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Monday, 10 September 2018
Page: 121


Mr PERRETT (MoretonOpposition Whip) (12:00): I rise to speak on the Live Sheep Long Haul Export Prohibition Bill 2018. Like most of Australia I have been shocked at the vision we have seen over the past few months. I know that every Australian agricultural producer would be equally shocked at these scenes of cruelty. We understand that. It is time for this cruelty to be stopped. It is time for us to support the industry to transition. Thankfully live sheep exports have been in decline for many decades. We need to support our sheep farmers to make sure they're sustainably profitable and to create more jobs in Australia.

I was brought up in St George in the Balonne Shire out in Western Queensland. The first dollar I earned was working in a shearing shed with the McCoskers at Dundee Station. I know the importance of supporting our farmers and making sure we get the balance right. The major primary industry of the Balonne Shire when I was a kid was the sheep, wool and beef industry. It has now become much more diversified. Things like cotton have taken off. I grew up surrounded by hardworking Australian sheep producers, graziers and shearers. I know how hard they work. I know that welfare for their livestock is always paramount. Sheep Producers Australia in a media release in April this year said:

Producers want best animal welfare outcomes. We want to know the same high standards of animal care are maintained once our sheep leave our properties. We are pleased that the livestock export industry is moving to make changes and we look forward to the trade's animal welfare outcomes being improved in future.

Supporting the sheep industry to transition from live exports will not only ensure the welfare of our livestock but also produce more Australian jobs. I am the son of a butcher, two of my brothers were butchers, my grandfather was a butcher and my uncle was a butcher, so for me, supporting the transition away from live exports will mean more jobs in Australia, with the meat producers having more to do with the slaughter of animals. Treating our animals properly and keeping jobs in Australia are things I care passionately about, and I'm sure most Australians would support them.

We shouldn't back this just when it is politically convenient; we need to back this piece of legislation because it is the right thing to do. This bill was introduced by the member for Farrer and seconded by the member for Corangamite. The member for Farrer has been firm in her support for this bill. In a speech in parliament on 21 May she said that the live sheep export trade was 'built on animal suffering' and:

The case for continuing long-haul live sheep exports fails on both economic and animal welfare grounds.

Where are those members now? It would appear that they've sold out their convictions for political promotions. They have put their own political welfare above animal welfare. They have chosen self-interest over doing the right thing by farmers and their livestock. They have abandoned this private member's bill to phase out the live sheep trade and support farmers in that process. They have forgotten the shocking treatment of 60,000 sheep who suffered on board the Awassi Express in the height of the searing Middle Eastern summer. They have forgotten the outrage after the community was confronted with those shocking scenes. I haven't forgotten, and neither have my Labor colleagues.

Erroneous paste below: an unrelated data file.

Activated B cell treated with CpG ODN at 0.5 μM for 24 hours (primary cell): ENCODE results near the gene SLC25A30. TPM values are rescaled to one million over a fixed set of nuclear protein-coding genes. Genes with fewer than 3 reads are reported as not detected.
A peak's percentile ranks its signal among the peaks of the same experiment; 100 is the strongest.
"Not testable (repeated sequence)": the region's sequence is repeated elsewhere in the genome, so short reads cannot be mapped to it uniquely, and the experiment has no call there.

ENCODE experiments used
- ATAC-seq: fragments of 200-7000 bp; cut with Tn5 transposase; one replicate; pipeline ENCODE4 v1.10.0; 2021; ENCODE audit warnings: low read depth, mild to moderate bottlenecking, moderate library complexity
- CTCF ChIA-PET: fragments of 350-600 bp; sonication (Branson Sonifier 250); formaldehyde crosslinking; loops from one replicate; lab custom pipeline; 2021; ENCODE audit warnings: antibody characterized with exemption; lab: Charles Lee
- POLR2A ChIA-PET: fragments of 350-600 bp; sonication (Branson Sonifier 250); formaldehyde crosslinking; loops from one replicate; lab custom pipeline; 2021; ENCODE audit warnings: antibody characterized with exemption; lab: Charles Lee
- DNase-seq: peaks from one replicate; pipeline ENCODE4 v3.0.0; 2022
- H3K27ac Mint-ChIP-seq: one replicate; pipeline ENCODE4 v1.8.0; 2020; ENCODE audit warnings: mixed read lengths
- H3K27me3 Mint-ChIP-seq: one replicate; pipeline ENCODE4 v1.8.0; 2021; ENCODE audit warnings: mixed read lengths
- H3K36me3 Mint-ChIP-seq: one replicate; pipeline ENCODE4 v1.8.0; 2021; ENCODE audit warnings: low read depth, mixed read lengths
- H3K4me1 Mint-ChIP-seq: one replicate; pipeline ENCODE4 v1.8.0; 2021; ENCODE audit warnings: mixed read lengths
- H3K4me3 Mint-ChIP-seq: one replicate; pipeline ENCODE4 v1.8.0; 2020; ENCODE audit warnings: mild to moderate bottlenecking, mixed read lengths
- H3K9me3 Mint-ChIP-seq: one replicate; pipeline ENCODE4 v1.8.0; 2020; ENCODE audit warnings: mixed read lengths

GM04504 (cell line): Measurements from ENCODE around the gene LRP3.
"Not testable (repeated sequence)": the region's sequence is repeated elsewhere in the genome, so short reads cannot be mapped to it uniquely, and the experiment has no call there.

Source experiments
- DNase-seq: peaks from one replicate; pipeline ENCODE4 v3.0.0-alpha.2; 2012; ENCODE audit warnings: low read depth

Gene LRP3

This problem is not going to solve itself. There are three inherent flaws in the current business model for live sheep exports: first, it's reliant on the wretched Northern Hemisphere summer trade, and there is no way to reconcile appropriate animal welfare standards with that trade; second, the cruel conditions imposed on livestock promote higher payments to sheepmeat producers engaged in that trade and disadvantage domestic processors here in Australia; and third, the community will not tolerate the cruelty inflicted on Australian animals in this live export trade. The reality is that this trade can't continue.

I applaud the member for Farrer for initially introducing this bill. It is important that there is an organised transition so that Australian sheep farmers are supported and that markets adjust appropriately. But once again we've seen that members of the coalition, whether they're Liberal or National or Liberal-National, won't stand for anything that gets in the way of their own political ambitions. While the members for Farrer and Corangamite will no doubt be celebrating their promotions to Assistant Minister for Regional Development and Territories, and Assistant Minister for Social Services, Housing and Disability Services respectively, this bill will lie abandoned, the convictions that were so strongly advocated just a few short months ago quickly tossed aside. We need to make sure we get the balance right. We need to look after Australian jobs, and to do that we need our sheep to be slaughtered in Australia appropriately under Australian conditions.

The DEPUTY SPEAKER ( Ms Bird ): There being no further speakers on this bill, the debate is adjourned and the resumption of the debate will be made an order of the day for the next sitting.